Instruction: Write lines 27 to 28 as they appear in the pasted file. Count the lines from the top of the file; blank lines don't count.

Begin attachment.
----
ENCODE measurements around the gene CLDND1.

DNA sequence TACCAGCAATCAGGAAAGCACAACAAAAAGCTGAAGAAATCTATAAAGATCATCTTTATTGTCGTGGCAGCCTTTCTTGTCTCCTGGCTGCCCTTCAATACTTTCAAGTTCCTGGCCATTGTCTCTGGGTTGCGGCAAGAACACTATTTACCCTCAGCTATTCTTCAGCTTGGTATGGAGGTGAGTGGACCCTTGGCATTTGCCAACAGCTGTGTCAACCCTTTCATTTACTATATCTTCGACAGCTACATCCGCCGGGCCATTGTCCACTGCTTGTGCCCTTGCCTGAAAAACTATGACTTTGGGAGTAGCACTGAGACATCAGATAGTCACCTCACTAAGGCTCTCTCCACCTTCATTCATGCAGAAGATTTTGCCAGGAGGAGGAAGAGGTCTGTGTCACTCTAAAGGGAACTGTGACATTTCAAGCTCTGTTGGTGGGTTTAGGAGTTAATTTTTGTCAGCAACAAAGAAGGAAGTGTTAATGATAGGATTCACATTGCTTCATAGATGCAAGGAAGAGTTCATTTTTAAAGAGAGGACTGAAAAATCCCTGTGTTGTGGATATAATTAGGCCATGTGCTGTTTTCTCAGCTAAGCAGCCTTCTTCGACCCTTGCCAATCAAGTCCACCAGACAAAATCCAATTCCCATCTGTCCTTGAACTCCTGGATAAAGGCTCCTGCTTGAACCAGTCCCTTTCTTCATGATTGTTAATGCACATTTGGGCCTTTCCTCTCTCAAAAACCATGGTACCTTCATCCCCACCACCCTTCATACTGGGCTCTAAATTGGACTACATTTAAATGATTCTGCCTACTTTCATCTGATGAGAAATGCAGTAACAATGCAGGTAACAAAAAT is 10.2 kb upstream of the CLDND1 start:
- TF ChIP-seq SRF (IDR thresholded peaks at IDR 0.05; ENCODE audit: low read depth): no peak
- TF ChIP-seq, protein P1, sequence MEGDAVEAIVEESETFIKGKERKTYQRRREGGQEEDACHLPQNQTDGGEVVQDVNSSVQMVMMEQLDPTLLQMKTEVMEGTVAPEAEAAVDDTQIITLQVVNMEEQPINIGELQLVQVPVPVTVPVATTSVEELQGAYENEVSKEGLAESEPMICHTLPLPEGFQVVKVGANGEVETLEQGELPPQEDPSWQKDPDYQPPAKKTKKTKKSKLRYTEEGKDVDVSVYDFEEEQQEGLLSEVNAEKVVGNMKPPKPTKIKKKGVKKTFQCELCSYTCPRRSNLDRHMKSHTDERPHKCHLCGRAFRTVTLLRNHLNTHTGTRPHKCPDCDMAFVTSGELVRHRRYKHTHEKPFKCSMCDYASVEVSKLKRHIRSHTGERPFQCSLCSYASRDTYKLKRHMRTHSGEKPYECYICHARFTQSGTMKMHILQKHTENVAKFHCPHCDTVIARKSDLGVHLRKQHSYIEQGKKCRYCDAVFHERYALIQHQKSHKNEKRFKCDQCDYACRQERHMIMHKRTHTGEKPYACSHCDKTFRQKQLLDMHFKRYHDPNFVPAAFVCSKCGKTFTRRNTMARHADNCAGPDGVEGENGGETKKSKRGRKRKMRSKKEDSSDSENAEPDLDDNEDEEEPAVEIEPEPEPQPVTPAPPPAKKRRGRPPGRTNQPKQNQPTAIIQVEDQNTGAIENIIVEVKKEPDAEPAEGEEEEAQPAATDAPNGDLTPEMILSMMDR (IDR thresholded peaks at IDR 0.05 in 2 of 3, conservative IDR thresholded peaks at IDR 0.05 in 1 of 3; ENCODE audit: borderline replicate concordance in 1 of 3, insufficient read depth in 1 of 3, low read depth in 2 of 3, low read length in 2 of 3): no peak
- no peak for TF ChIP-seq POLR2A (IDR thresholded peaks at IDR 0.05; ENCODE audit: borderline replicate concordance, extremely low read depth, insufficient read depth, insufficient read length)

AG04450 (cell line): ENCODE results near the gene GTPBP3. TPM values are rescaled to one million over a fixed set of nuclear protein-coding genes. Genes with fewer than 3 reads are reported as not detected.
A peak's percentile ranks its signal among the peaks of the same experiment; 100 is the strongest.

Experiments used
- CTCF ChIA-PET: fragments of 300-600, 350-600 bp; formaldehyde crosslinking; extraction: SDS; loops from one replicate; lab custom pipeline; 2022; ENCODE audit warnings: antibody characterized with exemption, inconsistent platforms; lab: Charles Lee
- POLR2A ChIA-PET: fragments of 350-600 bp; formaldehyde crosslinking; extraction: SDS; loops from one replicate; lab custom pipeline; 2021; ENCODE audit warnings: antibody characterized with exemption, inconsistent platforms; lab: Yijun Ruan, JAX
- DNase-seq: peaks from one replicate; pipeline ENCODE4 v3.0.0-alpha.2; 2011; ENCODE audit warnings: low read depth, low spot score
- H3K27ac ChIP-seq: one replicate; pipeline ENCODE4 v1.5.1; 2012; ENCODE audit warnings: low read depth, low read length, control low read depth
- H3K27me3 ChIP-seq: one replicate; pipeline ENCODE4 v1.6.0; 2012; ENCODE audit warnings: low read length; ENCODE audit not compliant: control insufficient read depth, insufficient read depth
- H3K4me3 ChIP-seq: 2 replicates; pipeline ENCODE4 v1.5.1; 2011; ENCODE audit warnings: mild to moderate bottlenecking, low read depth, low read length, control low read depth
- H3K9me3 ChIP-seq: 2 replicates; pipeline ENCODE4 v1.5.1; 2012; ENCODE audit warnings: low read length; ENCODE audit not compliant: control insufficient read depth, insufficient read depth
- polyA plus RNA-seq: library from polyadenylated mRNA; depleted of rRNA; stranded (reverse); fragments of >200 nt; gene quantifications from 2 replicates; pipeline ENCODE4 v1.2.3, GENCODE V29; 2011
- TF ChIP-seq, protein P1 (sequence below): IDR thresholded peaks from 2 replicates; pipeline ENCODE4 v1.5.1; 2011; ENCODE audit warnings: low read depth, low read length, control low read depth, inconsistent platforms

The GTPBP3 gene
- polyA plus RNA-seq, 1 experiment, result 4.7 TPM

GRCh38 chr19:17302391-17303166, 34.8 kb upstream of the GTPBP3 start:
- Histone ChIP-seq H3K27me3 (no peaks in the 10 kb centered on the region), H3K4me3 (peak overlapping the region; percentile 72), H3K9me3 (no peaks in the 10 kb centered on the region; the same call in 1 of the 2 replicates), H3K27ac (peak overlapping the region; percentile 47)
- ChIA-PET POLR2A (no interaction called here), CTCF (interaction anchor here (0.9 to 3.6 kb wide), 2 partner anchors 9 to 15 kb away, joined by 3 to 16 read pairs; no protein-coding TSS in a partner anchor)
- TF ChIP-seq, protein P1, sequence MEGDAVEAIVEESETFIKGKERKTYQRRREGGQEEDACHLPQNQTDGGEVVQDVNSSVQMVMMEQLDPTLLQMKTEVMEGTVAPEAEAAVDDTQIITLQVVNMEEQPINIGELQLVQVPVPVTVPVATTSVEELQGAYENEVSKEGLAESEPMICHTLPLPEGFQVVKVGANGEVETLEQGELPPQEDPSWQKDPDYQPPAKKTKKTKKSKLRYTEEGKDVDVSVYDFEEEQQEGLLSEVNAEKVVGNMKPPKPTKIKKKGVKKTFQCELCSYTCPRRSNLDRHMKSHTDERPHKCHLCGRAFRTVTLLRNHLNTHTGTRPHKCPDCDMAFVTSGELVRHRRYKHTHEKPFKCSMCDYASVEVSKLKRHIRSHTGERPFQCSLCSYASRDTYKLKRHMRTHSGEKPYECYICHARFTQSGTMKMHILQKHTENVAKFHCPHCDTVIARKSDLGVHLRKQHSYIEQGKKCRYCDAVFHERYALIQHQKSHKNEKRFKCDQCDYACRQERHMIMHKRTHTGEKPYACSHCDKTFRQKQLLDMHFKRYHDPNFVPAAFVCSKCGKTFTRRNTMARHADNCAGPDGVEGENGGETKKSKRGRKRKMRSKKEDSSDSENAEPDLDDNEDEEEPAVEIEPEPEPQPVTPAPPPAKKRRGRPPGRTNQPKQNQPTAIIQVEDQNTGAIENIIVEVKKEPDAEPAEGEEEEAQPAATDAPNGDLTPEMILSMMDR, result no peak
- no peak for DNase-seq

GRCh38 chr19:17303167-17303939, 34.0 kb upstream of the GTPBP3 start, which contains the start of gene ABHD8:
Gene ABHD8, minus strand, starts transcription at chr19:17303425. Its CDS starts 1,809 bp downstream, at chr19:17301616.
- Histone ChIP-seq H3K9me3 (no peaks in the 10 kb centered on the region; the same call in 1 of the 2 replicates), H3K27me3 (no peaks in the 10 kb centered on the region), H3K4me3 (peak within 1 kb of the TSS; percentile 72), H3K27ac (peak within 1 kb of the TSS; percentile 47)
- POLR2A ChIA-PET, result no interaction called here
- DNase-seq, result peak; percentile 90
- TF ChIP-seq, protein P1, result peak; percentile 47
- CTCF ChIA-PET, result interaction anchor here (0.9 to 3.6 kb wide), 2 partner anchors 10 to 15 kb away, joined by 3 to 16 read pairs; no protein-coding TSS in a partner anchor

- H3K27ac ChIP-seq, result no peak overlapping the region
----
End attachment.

- Histone ChIP-seq H3K9me3 (no peaks in the 10 kb centered on the region; the same call in 1 of the 2 replicates), H3K27me3 (no peaks in the 10 kb centered on the region), H3K4me3 (peak within 1 kb of the TSS; percentile 72), H3K27ac (peak within 1 kb of the TSS; percentile 47)
- POLR2A ChIA-PET, result no interaction called here